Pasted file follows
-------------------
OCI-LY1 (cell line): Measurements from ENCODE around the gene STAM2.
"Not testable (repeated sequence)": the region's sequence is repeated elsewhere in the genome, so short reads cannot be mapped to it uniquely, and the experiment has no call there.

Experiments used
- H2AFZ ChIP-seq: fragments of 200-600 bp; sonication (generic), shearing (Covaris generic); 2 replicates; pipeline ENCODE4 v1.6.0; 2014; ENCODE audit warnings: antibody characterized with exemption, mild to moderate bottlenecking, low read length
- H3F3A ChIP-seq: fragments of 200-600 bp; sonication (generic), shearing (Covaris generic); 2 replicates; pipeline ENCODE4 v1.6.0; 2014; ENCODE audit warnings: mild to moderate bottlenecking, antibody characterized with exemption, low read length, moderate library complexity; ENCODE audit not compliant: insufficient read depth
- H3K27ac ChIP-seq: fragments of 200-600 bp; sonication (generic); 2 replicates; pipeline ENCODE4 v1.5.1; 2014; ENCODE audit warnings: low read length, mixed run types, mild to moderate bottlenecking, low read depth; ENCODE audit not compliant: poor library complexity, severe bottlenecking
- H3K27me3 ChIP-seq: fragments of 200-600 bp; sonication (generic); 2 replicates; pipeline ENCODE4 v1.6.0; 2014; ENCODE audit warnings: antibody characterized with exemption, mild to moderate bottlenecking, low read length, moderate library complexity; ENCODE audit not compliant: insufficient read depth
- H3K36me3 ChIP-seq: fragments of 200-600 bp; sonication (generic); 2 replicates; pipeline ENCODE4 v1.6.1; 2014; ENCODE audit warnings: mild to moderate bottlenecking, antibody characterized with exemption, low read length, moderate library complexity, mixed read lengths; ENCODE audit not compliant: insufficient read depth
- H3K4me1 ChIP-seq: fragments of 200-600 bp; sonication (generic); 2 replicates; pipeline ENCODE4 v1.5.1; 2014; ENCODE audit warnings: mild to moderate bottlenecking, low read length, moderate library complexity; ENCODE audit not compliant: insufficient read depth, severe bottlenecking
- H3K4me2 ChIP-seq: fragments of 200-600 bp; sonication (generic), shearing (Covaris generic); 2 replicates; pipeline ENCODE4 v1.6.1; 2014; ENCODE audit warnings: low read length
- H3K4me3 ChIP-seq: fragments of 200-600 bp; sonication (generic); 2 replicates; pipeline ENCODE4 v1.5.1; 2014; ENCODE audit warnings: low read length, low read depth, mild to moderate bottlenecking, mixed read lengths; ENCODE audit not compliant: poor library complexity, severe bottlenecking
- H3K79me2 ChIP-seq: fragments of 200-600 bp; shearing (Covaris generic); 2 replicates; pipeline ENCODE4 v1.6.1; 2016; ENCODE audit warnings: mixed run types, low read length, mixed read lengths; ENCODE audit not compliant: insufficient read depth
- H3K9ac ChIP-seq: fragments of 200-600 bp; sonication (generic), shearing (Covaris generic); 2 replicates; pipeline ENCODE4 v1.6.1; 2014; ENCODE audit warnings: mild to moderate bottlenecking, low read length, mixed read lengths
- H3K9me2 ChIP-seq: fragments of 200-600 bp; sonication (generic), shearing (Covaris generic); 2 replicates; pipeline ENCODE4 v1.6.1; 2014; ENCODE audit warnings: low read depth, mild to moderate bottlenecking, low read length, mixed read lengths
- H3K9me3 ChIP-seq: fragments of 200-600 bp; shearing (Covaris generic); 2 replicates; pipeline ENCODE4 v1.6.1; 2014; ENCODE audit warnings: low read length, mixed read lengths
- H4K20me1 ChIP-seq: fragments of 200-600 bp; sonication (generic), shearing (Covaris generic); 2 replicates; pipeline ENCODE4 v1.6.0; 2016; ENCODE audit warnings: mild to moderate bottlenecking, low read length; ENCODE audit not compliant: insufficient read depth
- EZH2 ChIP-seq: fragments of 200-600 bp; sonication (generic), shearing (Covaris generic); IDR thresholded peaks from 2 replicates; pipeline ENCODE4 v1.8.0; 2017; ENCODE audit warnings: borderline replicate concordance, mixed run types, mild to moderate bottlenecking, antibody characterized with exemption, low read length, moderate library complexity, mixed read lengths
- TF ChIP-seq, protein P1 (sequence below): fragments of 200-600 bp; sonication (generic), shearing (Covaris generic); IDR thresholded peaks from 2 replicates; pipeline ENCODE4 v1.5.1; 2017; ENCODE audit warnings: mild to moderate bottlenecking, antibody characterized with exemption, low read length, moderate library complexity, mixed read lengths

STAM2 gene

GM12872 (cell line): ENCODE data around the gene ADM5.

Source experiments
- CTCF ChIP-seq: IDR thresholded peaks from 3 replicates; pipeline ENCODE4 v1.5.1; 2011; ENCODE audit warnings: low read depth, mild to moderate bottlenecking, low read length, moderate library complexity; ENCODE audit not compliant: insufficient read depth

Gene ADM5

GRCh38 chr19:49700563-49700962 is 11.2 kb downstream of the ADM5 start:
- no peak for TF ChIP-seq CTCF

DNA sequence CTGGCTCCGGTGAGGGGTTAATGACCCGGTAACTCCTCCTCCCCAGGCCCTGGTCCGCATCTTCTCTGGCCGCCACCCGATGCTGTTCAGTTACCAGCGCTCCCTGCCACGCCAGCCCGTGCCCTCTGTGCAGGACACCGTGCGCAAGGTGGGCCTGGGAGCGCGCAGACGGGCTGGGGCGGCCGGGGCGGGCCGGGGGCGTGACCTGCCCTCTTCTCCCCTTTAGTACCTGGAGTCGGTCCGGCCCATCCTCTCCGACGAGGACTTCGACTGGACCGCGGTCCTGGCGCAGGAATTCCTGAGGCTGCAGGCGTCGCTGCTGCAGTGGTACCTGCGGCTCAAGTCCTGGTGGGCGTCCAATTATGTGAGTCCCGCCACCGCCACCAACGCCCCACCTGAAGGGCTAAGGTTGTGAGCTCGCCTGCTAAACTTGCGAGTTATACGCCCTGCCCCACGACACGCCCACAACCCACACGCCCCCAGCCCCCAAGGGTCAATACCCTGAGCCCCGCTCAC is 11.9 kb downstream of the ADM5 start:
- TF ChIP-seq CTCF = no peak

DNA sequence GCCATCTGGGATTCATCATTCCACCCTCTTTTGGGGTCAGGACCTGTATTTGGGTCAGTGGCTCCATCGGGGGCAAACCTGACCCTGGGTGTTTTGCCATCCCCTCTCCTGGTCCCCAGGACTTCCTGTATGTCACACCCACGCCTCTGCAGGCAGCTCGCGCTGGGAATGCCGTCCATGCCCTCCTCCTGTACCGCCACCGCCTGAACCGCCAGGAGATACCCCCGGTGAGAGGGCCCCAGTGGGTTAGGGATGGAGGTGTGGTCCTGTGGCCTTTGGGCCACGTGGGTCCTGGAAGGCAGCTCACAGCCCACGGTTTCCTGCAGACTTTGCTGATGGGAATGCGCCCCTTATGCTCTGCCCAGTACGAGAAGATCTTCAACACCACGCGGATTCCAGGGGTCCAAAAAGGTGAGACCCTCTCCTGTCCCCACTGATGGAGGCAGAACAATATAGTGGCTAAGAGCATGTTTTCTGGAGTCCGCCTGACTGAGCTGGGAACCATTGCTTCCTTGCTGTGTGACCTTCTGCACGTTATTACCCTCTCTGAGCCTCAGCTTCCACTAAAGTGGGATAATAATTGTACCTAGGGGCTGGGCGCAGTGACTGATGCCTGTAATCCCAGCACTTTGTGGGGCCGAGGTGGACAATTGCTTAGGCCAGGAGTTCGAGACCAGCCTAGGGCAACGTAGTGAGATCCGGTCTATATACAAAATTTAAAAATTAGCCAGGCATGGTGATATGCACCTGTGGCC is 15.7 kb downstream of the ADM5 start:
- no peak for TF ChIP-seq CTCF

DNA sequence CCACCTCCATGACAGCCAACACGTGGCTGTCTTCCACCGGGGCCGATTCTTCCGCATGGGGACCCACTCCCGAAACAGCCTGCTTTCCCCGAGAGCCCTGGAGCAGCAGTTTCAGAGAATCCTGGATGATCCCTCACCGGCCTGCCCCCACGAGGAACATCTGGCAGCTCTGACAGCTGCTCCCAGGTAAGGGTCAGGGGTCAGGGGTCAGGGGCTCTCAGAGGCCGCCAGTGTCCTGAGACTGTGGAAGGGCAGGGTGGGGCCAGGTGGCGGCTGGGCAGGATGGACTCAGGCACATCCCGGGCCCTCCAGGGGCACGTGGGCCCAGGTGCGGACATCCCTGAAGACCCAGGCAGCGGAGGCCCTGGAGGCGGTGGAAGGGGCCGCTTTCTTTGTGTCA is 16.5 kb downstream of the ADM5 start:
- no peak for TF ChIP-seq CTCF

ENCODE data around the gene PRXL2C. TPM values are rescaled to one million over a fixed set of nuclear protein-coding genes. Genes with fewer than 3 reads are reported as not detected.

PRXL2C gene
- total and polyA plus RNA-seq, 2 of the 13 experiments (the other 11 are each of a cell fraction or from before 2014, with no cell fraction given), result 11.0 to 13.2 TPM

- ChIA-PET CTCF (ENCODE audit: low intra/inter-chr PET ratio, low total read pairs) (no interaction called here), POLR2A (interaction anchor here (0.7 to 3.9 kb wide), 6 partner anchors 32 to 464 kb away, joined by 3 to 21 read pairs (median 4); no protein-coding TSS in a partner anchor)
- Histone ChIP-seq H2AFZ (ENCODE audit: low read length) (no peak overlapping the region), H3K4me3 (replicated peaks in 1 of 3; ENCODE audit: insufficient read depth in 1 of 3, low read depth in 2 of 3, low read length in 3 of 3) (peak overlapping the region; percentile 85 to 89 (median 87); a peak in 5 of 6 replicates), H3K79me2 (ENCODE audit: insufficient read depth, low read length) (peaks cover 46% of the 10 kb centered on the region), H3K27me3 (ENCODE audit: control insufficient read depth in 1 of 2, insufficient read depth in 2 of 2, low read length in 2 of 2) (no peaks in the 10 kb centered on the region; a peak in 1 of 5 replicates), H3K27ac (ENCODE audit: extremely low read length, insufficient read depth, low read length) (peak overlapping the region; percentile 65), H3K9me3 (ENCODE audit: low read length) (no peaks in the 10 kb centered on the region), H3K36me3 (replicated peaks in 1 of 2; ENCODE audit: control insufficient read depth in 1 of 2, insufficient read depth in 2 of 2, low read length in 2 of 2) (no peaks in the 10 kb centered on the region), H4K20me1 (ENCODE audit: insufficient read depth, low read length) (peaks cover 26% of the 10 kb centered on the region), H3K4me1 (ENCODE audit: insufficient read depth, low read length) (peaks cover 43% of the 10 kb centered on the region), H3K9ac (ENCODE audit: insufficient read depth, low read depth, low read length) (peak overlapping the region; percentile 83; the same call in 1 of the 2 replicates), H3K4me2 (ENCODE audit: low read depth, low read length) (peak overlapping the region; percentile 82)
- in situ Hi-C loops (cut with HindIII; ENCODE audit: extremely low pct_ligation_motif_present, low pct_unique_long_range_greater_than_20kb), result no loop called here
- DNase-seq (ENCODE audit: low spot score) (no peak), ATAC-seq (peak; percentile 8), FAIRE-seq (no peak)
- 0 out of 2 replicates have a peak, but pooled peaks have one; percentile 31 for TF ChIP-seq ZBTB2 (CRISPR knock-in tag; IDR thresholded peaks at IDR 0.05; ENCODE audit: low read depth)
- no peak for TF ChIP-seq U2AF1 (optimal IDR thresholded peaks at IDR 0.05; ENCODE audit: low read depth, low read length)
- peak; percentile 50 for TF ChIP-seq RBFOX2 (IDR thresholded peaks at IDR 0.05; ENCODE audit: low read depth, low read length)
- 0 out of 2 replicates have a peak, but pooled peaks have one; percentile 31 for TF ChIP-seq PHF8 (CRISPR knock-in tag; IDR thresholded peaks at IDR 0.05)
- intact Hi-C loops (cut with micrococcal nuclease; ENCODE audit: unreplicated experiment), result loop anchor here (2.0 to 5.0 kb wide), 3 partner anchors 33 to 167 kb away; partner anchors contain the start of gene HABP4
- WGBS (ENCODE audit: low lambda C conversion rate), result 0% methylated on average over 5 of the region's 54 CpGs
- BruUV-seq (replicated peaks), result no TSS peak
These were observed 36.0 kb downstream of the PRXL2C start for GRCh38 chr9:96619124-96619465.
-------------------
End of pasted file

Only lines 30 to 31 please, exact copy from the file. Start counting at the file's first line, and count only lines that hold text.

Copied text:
DNA sequence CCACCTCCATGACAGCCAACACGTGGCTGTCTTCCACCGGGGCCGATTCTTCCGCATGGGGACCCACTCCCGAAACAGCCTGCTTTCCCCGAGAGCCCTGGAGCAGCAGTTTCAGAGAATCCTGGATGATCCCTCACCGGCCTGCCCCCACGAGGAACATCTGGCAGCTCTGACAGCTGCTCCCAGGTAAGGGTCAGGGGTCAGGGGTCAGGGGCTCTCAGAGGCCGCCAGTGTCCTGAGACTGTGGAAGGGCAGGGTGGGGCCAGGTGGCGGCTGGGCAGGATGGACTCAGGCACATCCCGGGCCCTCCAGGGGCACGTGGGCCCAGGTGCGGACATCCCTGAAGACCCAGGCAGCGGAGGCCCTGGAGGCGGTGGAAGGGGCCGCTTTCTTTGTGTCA is 16.5 kb downstream of the ADM5 start:
- no peak for TF ChIP-seq CTCF